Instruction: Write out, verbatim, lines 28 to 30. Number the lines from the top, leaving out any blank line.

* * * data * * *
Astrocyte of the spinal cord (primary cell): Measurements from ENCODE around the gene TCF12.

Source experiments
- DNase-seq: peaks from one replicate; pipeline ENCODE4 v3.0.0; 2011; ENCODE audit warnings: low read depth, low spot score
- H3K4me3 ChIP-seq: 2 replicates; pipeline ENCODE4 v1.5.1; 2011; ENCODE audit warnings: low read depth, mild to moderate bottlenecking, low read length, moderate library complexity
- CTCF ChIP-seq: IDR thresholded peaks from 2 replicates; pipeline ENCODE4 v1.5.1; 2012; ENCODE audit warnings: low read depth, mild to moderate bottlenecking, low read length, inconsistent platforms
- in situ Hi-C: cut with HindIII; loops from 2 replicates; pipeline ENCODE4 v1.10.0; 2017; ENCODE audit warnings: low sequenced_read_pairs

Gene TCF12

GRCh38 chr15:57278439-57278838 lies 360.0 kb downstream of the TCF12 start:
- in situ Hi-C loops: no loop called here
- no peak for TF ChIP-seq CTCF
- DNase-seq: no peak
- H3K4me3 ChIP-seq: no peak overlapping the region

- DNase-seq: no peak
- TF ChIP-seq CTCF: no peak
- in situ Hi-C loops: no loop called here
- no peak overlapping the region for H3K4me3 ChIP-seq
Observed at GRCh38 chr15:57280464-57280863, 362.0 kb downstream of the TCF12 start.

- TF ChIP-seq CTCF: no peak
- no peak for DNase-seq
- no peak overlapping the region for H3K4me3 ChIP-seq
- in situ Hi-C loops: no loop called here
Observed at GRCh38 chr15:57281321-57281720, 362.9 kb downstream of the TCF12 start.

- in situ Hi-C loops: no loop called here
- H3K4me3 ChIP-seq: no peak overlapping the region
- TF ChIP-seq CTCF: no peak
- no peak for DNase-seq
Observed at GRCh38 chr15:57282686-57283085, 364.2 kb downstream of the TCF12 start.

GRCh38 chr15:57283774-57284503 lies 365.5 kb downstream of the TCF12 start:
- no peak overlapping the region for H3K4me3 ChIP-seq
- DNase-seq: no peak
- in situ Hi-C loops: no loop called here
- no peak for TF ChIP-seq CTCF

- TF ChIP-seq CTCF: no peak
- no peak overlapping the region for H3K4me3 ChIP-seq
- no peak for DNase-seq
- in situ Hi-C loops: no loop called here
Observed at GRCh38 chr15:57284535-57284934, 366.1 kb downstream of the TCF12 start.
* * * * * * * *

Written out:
GRCh38 chr15:57283774-57284503 lies 365.5 kb downstream of the TCF12 start:
- no peak overlapping the region for H3K4me3 ChIP-seq
- DNase-seq: no peak